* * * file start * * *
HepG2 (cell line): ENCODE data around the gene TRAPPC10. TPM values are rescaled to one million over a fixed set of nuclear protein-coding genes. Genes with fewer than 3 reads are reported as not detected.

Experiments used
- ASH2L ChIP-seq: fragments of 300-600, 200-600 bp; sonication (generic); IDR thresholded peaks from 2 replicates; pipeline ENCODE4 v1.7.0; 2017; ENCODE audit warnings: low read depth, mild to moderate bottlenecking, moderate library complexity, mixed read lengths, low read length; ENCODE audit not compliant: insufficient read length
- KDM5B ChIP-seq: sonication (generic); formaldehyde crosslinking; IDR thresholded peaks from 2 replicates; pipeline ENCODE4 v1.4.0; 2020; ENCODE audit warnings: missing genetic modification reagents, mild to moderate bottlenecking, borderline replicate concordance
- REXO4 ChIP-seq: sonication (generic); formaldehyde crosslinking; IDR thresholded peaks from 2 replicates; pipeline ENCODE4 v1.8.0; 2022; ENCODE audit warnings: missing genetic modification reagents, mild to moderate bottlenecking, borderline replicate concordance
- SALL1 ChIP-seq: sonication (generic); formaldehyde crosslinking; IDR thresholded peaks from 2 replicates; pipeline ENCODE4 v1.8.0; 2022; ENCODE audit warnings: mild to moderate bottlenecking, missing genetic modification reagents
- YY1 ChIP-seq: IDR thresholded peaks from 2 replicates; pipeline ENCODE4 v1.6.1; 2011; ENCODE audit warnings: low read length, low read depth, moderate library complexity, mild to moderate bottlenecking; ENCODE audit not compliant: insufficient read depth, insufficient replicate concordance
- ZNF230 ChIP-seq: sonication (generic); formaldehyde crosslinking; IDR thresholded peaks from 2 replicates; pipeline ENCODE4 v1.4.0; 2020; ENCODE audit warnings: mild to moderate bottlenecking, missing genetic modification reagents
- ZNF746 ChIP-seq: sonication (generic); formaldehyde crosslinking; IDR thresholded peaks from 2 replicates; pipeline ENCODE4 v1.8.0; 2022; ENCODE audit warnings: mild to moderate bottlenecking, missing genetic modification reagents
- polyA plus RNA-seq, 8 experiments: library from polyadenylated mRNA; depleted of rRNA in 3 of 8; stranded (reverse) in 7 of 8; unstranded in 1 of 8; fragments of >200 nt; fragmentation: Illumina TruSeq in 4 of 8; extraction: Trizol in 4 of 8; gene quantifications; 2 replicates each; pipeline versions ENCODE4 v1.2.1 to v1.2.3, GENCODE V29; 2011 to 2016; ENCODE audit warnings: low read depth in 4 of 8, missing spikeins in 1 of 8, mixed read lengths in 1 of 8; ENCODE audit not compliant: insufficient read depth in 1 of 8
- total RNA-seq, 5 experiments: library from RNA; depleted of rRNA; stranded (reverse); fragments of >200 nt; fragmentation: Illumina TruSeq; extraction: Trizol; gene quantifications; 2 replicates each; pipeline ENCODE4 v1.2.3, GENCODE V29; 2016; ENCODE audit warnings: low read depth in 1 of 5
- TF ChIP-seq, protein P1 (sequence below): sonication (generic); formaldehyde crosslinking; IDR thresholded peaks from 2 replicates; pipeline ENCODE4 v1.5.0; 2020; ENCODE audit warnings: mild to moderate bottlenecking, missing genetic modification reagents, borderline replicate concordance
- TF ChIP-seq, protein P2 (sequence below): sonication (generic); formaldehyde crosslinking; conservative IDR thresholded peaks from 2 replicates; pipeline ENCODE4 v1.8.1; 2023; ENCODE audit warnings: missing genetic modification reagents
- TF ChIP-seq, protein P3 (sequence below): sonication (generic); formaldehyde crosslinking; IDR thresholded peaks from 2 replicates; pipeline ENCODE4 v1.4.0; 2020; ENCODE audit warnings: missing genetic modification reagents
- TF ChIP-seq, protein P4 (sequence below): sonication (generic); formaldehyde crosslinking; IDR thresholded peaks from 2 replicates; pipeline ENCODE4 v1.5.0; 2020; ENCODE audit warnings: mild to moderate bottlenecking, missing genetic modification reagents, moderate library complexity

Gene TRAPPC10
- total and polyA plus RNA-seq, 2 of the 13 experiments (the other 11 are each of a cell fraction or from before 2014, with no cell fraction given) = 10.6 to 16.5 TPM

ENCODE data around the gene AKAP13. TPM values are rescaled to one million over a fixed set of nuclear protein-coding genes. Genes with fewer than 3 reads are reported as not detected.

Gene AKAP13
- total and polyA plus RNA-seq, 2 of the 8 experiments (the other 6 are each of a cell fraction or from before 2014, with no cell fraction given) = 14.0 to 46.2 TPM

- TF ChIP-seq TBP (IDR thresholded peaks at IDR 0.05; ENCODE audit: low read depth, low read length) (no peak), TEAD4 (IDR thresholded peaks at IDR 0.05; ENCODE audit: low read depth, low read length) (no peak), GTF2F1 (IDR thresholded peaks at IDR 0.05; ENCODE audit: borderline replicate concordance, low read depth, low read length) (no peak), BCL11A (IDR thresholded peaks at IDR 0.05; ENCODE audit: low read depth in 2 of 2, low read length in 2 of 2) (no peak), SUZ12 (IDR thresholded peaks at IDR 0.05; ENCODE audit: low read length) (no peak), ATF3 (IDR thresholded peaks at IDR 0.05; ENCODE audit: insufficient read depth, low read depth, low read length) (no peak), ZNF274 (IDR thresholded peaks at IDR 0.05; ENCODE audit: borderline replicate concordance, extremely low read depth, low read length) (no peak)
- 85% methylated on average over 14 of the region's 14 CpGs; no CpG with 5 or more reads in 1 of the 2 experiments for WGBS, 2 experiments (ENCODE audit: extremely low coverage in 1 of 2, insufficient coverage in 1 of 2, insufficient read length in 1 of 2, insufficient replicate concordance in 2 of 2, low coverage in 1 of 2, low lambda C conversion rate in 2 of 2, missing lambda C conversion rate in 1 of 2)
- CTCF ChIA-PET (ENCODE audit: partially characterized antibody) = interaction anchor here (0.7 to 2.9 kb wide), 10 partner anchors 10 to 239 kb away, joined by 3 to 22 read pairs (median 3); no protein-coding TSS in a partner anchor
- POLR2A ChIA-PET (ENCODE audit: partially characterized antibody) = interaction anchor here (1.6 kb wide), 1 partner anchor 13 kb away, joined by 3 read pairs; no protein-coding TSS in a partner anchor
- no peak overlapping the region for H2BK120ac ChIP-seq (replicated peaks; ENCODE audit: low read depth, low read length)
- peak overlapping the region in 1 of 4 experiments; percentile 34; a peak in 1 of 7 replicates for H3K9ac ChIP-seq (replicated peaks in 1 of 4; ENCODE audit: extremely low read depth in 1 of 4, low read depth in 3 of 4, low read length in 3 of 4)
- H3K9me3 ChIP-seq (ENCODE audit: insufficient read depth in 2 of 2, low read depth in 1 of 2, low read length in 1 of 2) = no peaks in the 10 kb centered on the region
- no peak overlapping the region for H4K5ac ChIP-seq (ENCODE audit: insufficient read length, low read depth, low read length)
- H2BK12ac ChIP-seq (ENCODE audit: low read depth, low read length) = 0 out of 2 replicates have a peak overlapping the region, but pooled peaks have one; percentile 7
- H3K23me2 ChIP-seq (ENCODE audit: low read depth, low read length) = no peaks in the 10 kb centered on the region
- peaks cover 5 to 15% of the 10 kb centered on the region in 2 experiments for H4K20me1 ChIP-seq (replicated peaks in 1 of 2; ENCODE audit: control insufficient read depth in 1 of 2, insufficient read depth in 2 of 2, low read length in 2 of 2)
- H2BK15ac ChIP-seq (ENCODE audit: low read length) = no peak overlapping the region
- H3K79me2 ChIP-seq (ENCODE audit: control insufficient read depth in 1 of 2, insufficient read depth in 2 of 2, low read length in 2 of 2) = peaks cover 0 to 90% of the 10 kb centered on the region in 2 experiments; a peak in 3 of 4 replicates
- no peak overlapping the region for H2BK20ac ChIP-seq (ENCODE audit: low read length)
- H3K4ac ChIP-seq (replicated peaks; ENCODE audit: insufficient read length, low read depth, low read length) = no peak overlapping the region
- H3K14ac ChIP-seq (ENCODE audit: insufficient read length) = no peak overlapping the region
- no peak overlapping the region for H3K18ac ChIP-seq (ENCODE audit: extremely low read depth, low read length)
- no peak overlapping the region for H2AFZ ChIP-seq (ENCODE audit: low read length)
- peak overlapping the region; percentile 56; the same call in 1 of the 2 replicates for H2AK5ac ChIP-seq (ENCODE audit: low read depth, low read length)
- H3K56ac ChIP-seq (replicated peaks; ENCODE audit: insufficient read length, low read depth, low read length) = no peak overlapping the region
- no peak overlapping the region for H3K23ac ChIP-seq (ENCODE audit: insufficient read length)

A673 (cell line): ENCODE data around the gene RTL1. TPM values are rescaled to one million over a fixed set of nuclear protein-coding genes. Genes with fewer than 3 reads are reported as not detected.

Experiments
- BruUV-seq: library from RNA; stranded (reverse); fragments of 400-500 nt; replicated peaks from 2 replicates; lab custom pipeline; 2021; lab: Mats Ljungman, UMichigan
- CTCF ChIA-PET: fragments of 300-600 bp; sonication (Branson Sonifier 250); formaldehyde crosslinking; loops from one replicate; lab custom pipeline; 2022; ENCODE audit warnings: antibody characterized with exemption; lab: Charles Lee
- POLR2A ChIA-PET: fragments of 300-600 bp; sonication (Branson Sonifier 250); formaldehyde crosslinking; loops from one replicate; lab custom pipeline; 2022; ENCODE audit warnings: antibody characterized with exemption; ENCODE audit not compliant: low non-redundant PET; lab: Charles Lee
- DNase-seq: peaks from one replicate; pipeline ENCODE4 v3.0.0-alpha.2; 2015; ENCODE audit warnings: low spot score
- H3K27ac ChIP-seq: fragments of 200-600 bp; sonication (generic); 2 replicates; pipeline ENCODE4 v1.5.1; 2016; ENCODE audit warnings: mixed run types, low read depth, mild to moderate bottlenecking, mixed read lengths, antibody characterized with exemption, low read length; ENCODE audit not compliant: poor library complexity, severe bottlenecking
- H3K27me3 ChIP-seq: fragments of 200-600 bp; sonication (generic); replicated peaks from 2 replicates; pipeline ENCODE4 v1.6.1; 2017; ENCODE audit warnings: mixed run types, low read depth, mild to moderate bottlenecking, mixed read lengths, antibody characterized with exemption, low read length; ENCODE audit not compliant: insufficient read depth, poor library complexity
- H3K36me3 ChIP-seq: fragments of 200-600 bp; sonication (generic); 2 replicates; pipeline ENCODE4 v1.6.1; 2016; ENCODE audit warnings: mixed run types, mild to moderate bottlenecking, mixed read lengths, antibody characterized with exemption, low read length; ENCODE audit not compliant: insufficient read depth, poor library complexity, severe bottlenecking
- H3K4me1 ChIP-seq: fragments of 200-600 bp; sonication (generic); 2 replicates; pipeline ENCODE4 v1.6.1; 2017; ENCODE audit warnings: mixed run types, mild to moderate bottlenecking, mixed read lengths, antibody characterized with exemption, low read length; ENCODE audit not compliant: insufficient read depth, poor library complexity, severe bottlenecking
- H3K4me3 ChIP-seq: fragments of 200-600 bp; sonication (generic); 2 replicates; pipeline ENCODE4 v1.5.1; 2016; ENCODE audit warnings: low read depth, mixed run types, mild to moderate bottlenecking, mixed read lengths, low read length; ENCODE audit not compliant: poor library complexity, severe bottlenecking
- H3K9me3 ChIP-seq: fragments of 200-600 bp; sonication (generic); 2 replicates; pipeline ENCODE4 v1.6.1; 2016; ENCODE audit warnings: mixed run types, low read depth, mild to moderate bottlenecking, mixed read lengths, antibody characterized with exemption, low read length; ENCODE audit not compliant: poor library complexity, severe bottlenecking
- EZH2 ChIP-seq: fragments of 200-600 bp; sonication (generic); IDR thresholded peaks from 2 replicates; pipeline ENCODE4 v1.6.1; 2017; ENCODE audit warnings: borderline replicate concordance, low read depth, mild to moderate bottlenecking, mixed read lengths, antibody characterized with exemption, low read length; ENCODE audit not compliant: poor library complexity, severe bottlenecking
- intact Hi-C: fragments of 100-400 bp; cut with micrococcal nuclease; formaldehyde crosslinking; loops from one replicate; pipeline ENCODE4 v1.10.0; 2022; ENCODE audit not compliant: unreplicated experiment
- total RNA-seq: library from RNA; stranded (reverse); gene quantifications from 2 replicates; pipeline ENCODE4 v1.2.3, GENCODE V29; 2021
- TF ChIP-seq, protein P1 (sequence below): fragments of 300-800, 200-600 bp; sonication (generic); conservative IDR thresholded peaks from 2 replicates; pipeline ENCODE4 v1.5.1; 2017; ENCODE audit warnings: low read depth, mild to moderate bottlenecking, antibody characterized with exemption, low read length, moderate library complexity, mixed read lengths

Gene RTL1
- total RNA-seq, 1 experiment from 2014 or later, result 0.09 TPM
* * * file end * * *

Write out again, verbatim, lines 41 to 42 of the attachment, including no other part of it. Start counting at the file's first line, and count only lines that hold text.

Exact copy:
- no peak overlapping the region for H3K23ac ChIP-seq (ENCODE audit: insufficient read length)

A673 (cell line): ENCODE data around the gene RTL1. TPM values are rescaled to one million over a fixed set of nuclear protein-coding genes. Genes with fewer than 3 reads are reported as not detected.